Film Ireland spoke to 2 of the 3 co-directors of Monged ahead of the film’s screening at the IFI as part of its monthly showcase for new Irish film. No drugs were taken in the making of this article.
Based on the award-winning play by Gary Duggan, Monged takes place over one drug-fuelled weekend in Dublin and stars Graham Earley, John Connors and Rex Ryan as three mismatched friends. .
Monged was directed by Rory Mullen, David Prendeville and Brian Quinn, and made as part of the Masters in Digital Feature Film Production at Filmbase, which places an emphasis on practical filmmaking to prepare students for a future in film production.
“The course really showed that making a film is entirely doable,” explains Brian. “You get thrown right in the deep end straight away. Our team was responsible for all aspects of the production. Prior to the shoot, we did classes in everything: script writing, pre-production, casting, camera, marketing, funding, music, etc. Then suddenly the powers that be pluck you from the cosy confines of the class room, hurling your feverish limbs into the real world where you have to put what you learned to use. I found the most important thing I learned was how to work with the people around you. Through initial practical class exercises you discover early on who you can trust. Trust is the key component to a healthy relationship and in turn opens up avenues of communication, which, for a director, is everything.”
As one of three directors, Brian animates how they approached the script. “Bash! Mash! Mush! as we squashed our brains together, producing a single cohesive pink wad. Instantly, we tried to intellectually devour the script, harvesting what lay beneath the surface. One of the first things we did as a team was that we wrote down 3 key phrases or words on post-it notes, sticking them in our office wall for all to see. ‘Trapped’, ‘coming of age, ‘duality’ became our story’s spine which would permeate though every directorial decision that was made. This helped to quash out any arbitrary choices so that decisions were solely motivated by story. I find when you make yourself rules or put yourself in a box you become more creative in your approach. Limitation is inspiration. With regard to dividing the script, we thought it best to split scenes among ourselves to direct, thankfully it was an equal spread and straight away we began to prep on our individual scenes.”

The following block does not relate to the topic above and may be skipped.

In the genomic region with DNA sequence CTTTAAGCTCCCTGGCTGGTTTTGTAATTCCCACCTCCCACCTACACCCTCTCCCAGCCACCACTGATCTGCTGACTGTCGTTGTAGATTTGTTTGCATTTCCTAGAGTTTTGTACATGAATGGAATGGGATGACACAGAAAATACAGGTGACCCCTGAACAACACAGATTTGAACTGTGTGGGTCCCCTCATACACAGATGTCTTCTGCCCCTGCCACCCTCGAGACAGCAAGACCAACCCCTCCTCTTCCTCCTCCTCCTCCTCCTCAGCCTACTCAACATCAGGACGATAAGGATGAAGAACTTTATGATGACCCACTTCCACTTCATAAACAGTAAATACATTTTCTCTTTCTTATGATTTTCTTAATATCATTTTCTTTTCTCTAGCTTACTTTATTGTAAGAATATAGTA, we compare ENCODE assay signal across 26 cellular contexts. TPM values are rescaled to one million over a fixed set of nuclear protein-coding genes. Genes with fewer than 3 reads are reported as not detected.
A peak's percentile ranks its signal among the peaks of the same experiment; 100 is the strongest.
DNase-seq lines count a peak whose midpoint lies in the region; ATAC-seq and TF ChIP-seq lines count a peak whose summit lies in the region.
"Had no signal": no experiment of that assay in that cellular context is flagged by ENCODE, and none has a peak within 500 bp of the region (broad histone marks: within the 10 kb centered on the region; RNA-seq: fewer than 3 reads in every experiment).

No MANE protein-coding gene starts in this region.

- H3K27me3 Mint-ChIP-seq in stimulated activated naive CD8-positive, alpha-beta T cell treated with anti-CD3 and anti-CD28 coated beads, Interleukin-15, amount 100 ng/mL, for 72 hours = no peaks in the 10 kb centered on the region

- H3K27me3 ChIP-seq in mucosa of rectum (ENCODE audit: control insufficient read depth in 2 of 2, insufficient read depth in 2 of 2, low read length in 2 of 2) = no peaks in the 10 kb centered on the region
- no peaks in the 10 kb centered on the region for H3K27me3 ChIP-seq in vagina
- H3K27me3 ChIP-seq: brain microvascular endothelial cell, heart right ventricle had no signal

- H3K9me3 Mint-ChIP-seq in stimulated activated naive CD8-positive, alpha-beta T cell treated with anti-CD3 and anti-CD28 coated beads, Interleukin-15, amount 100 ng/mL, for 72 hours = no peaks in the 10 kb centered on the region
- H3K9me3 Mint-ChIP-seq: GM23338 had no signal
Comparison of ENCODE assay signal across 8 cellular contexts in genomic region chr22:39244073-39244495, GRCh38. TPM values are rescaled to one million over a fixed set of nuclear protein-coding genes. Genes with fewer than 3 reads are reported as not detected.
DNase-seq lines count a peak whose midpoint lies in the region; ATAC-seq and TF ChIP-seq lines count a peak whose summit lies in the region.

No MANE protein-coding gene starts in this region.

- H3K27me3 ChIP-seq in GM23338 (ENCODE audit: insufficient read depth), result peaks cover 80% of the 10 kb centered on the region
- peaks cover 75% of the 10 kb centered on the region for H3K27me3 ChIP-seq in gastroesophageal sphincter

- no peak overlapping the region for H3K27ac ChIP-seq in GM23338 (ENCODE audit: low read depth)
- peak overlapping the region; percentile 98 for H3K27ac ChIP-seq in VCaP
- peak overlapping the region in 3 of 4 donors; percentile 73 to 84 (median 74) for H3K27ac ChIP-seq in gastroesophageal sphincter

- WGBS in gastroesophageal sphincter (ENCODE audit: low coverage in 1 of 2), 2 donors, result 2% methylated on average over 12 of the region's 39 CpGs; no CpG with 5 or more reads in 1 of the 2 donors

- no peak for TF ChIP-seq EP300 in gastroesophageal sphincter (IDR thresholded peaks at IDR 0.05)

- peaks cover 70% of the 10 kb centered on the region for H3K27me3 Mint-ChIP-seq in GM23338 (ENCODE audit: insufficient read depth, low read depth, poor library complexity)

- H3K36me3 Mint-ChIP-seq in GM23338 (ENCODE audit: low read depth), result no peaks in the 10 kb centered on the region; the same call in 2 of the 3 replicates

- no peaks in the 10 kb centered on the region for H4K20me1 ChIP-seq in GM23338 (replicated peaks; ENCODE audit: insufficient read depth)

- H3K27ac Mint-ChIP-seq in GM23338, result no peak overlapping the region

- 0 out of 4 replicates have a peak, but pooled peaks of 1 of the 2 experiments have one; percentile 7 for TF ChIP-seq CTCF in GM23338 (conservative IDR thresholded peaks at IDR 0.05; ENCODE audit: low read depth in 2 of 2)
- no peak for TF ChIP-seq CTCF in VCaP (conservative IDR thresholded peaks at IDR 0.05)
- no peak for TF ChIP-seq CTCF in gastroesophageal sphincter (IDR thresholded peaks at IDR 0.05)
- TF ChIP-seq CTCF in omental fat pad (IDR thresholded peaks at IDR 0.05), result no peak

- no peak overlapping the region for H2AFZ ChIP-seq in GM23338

In addition to the three lead actors, the film boasts an impressive support cast that includes Aoibhin Garrihy, Clare Dunne, Joe Rooney, Alicia Ayres, Geraldine MacAlinden, Neill Fleming, Gerry Wade, Sharon Skerritt, Shane Robinson and Kyle Hixon. Working with such a cast was something David tells me was one of the highlights of his experience. “We were really fortunate to have such a talented group of actors. The three leads were all phenomenal to work with. They brought a lot of new ideas to the table, that weren’t in the script, and their eagerness to improvise and to create really brought a terrific energy to the film. This really is a film that would live and die by the performances and it was brilliant working with these guys. They are outstanding actors and also their openness, their quick-thinking on set and their creativity made them a pleasure to direct. And it wasn’t just with the leads we were fortunate, all the supporting players did great work on the film and were terrific to work with as well.”
The film is based on the play of the same name by Gary Duggan (RTÉ’s Amber), with a screenplay penned by Barry Dignam. David says, “I don’t think either myself, Brian or Rory were familiar with the play before filming and I think we kind of felt it may be healthier to separate the two mediums and focus on the script we were presented with and let that evolve rather than going back to the play as a point of reference.”
Talking about particular influences the directors brought to bear on the film, David says, “we talked a lot about other ‘drugs’ film, such as Trainspotting. The Wolf of Wall Street was a big influence in terms of its gleeful debauchery. We talked also a lot about Boogie Nights in the sense that you go on a journey along with a character into an exciting new world. Also the film has a strong ‘buddy’ element to it and for that we took films such as Withnail and I as a big inspiration.”
Looking back over the whole experience Brian reflects that “the most important thing for a director is preparation, for me it provides personal confidence, ensuring I don’t run around on set like a headless chicken. Though, and here’s the slight contradiction, I find the ability to adapt is on par with prep’s importance. You really have to be prepared to relinquish some of that preparation up to the impromptu mischief of the day of shooting, salvaging the surprises that intensive preparation sometimes sedates.
“When you’re hidden behind closed doors, composing shot-lists, etching ‘n’ sketching storyboards, there’s no way of illustrating reality’s input. I found it hard at times being flexible with my preparation, so it took a while for me to open up my brain’s aperture, letting in the possibilities that may peek.”
Monged screens on Sunday, 18th October 2015 at 13.00 as part of the IFI’s Ireland on Sunday monthly showcase for new Irish film.
The cast and crew will attend the screening.
Tickets for Monged are available now from the IFI Box Office on 01 679 3477 or online at www.ifi.ie